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Two UPUA Leaders Resign Amid Vote Whipping Accusations

Just one week after the resignation of two UPUA representatives was announced, the assembly was shocked again when two of its leaders said they will step down at the end of the semester. Speaker John Wortman cited time constraints and Internal Development Chair Ryan Belz was vague in his speech, but there was odd tension brewing in the room as the two hinted that other factors were at play.

“I apologize to any representatives I may have hurt in the last week,” Wortman said. “Maybe we disagreed sometimes, but I can say at the end of the day that I did the very best for what the student body needs.”

Belz didn’t give a direct reason for his resignation, but made it clear in his speech that it seemingly came under duress.

“This is not an easy decision or one that I feel is the correct decision, but is one that I feel has the best intentions of the UPUA in mind,” he said.

Belz elaborated after the meeting, making it clear in an interview that he felt he would be removed from the assembly or brought up for censure if he didn’t resign. President Anand Ganjam later explained that multiple representatives came to him and said they were coerced to vote a specific way by the Internal Development Chair, though he emphasized that Belz was never directly told he must resign.

While Wortman admitted after the meeting that a similar situation played a factor in his decision to resign, he stuck to the story that student-teaching and other responsibilities were the primary reasons for his resignation.

Onward State learned last week that a number of representatives were approached by a group including Wortman, Belz, and representatives Terry Ford and John Lombardo, who asked that they vote against the confirmation of Ryan Valencia, who was up to fill a vacant assembly seat.

Wortman admitted that this played a role in his resignation, but said that he stands by his actions and that his record speaks for itself.

The two will remain in their current positions for the time being, but the resignations become effective at the end of the semester.

Here’s a breakdown of the events from the rest of Wednesday’s assembly meeting.

Policy 07-09 – Elections Code:

UPUA’s latest version of its elections code came to the floor Wednesday night. It quickly faced a slew of amendments from the assembly. At-Large Representative Tim Rinehart moved to lower the executive ticket spending limit from $1,000 to $500. Academic Affairs Chair Emily Miller moved to let executive tickets cross-file for assembly seats. Stephen Payne altered how quickly elections commission members can join the assembly.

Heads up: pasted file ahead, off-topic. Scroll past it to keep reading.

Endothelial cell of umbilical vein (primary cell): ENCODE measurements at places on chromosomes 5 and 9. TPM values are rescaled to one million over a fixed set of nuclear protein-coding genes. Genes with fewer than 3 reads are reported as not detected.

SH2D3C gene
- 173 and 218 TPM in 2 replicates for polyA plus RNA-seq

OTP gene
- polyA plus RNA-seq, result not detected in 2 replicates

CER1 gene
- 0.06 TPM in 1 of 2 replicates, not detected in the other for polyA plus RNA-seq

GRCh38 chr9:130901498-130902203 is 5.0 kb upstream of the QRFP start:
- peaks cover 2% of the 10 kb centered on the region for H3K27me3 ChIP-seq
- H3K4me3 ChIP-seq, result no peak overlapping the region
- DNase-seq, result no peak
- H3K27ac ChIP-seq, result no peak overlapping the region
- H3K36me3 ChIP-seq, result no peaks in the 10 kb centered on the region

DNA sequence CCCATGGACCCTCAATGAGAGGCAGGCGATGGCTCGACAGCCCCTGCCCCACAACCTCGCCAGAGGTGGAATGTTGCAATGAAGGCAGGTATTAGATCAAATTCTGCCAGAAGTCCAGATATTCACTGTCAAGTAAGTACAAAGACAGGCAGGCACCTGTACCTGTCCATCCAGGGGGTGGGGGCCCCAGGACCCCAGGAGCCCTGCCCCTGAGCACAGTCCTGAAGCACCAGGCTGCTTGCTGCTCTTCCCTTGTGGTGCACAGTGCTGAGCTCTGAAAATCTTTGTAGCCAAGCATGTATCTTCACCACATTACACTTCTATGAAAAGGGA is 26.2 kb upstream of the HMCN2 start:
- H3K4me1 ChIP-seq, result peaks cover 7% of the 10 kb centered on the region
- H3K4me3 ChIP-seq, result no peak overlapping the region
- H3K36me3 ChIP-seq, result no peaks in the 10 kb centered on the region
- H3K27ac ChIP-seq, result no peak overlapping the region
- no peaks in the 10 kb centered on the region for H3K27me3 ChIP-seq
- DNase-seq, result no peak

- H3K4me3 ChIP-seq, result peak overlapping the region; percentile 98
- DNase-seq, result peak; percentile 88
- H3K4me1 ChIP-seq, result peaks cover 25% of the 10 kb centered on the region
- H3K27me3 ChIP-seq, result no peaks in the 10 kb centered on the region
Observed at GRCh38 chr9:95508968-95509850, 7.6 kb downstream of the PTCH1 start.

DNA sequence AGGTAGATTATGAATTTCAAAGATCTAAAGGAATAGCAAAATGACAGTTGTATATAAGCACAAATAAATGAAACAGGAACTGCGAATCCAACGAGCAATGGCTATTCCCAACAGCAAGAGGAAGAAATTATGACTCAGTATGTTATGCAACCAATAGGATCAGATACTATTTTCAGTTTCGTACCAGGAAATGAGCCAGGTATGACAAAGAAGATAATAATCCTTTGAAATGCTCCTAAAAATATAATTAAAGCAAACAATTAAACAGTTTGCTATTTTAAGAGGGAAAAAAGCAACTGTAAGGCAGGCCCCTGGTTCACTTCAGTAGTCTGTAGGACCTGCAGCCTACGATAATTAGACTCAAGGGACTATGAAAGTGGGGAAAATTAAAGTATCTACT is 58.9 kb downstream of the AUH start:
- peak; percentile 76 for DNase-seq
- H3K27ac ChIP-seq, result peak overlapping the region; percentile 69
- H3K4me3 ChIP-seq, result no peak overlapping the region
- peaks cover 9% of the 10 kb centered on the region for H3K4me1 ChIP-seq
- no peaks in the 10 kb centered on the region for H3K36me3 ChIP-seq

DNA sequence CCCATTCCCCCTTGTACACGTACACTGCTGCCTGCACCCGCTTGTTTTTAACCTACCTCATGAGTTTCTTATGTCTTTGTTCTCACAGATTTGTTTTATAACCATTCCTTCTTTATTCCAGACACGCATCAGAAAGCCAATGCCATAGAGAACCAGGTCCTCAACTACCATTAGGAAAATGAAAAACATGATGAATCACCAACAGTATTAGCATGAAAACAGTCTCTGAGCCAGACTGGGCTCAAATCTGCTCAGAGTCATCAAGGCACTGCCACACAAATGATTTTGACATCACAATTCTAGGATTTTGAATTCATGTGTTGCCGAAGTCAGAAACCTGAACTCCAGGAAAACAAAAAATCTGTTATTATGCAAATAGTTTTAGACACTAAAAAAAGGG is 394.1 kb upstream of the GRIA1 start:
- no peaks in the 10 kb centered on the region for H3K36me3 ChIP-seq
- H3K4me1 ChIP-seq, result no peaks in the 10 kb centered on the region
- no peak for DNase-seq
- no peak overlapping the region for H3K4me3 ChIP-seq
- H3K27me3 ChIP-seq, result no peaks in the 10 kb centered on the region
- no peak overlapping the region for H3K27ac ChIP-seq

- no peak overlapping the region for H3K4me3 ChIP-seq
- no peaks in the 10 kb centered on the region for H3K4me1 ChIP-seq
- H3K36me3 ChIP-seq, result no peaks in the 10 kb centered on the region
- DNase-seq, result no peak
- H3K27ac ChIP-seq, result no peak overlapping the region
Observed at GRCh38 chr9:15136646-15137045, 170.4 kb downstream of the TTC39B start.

And it soon became too much for Miller to handle. With issues receiving a ton of debate, including the UPUA potentially funding campaigns, she motioned to recommit the legislation to the Internal Development Committee. The motion just barely passed 16-15, so we’ll be seeing this policy on the floor again soon.

Resolution 14-09 – Condemnation of the Board of Trustee’s Lack of Civility:

In response to the Board of Trustees’ special meeting on the Al Lord resolution, Ford drafted this resolution to condemn the actions of trustees and alumni in what became a heated mess of a meeting.

“That meeting was an embarrassment to our university,” Wortman said. “I’ve never seen so many dignified people disrespected in that way. If I was someone looking to be an administrator or faculty member here, that would dissuade me from coming here.”

Student Life Chair Shannon Rafferty spoke out against the legislation, arguing that it isn’t UPUA’s job to give the Board a slap on the wrist every time it misbehaves.

“Somebody has to hold these people accountable,” Ford said. “If we’re not going to do it, who will? I think we need to be brave enough to say this.”

But if this was a measure of braveness, the UPUA failed the test as it motioned to table this legislation indefinitely – which permanently kills the resolution – by a vote of 23-8.

Resolution 15-09 – Change in the Amount of Late Drop Credits:

While Penn State offers students a maximum of 16 late drop credits, most Big Ten institutions do not limit students at all in this area. This resolution argues that students are at times forced to take a bad grade or are limited in terms of exploring different areas of study because they need to take the limit into consideration.

The resolution asks that the university amend its rules on late drop credits to entirely remove the limit. It passed unanimously.

Resolution 16-09 – Smoke Free Campus:

Smeal Representative Noel Purcell (also an Onward State writer) wrote this legislation, but later determined that he has more resources available to him in benchmarking smoke-free campuses. The legislation was recommitted to Student Life.

That’s all, folks.

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About the Author

Zach Berger

Zach Berger is a reporter and Onward State's Managing Editor Emeritus. You can find him at the Phyrst more nights than not. If he had to pick a last meal, Zach would go for a medium-rare New York strip steak with a side of garlic mashed potatoes and a cold BrewDog Punk IPA. You can reach him via e-mail at [email protected] or on Twitter at @theZachBerger.


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